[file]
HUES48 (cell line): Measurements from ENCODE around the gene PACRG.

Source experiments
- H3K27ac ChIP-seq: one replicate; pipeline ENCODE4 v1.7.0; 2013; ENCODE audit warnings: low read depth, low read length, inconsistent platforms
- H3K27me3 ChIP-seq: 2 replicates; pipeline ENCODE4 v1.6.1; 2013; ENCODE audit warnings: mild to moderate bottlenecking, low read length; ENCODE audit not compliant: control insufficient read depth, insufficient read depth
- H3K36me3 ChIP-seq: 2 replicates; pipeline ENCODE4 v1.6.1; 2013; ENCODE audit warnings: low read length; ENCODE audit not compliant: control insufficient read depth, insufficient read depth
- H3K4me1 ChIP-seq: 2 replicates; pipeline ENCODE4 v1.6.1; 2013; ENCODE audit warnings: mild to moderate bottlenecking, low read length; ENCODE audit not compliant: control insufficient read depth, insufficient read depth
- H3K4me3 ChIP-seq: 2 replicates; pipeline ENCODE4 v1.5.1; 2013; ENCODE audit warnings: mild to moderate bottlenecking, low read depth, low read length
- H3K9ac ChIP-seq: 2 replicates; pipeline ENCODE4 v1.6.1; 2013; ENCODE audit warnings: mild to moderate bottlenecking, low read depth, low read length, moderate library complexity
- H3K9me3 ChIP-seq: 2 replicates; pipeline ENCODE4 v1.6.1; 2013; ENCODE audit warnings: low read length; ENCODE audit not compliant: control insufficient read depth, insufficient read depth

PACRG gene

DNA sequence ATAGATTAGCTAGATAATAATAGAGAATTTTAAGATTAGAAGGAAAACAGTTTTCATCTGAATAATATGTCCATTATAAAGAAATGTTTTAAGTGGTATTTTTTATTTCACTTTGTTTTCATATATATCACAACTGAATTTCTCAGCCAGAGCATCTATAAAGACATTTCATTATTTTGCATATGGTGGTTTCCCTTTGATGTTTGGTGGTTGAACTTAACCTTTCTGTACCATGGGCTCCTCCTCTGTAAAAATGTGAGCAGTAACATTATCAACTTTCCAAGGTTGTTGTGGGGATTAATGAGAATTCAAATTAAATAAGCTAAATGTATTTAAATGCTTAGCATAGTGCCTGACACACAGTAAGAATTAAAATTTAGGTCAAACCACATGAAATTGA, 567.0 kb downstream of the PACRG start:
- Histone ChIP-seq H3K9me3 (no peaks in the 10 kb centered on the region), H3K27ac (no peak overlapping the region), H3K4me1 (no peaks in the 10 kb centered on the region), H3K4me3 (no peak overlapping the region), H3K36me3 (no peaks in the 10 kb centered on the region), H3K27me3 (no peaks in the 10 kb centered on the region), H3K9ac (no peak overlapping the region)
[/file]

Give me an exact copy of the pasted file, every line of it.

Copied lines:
HUES48 (cell line): Measurements from ENCODE around the gene PACRG.

Source experiments
- H3K27ac ChIP-seq: one replicate; pipeline ENCODE4 v1.7.0; 2013; ENCODE audit warnings: low read depth, low read length, inconsistent platforms
- H3K27me3 ChIP-seq: 2 replicates; pipeline ENCODE4 v1.6.1; 2013; ENCODE audit warnings: mild to moderate bottlenecking, low read length; ENCODE audit not compliant: control insufficient read depth, insufficient read depth
- H3K36me3 ChIP-seq: 2 replicates; pipeline ENCODE4 v1.6.1; 2013; ENCODE audit warnings: low read length; ENCODE audit not compliant: control insufficient read depth, insufficient read depth
- H3K4me1 ChIP-seq: 2 replicates; pipeline ENCODE4 v1.6.1; 2013; ENCODE audit warnings: mild to moderate bottlenecking, low read length; ENCODE audit not compliant: control insufficient read depth, insufficient read depth
- H3K4me3 ChIP-seq: 2 replicates; pipeline ENCODE4 v1.5.1; 2013; ENCODE audit warnings: mild to moderate bottlenecking, low read depth, low read length
- H3K9ac ChIP-seq: 2 replicates; pipeline ENCODE4 v1.6.1; 2013; ENCODE audit warnings: mild to moderate bottlenecking, low read depth, low read length, moderate library complexity
- H3K9me3 ChIP-seq: 2 replicates; pipeline ENCODE4 v1.6.1; 2013; ENCODE audit warnings: low read length; ENCODE audit not compliant: control insufficient read depth, insufficient read depth

PACRG gene

DNA sequence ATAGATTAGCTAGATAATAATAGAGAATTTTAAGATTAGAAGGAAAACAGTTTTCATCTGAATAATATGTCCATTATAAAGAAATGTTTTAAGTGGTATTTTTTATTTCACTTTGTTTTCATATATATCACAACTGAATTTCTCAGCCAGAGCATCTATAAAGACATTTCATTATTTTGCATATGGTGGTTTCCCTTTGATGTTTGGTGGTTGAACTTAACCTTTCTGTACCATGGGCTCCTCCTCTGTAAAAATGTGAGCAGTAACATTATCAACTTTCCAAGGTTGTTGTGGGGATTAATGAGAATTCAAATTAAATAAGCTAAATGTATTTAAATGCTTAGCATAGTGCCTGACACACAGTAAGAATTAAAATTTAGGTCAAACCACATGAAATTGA, 567.0 kb downstream of the PACRG start:
- Histone ChIP-seq H3K9me3 (no peaks in the 10 kb centered on the region), H3K27ac (no peak overlapping the region), H3K4me1 (no peaks in the 10 kb centered on the region), H3K4me3 (no peak overlapping the region), H3K36me3 (no peaks in the 10 kb centered on the region), H3K27me3 (no peaks in the 10 kb centered on the region), H3K9ac (no peak overlapping the region)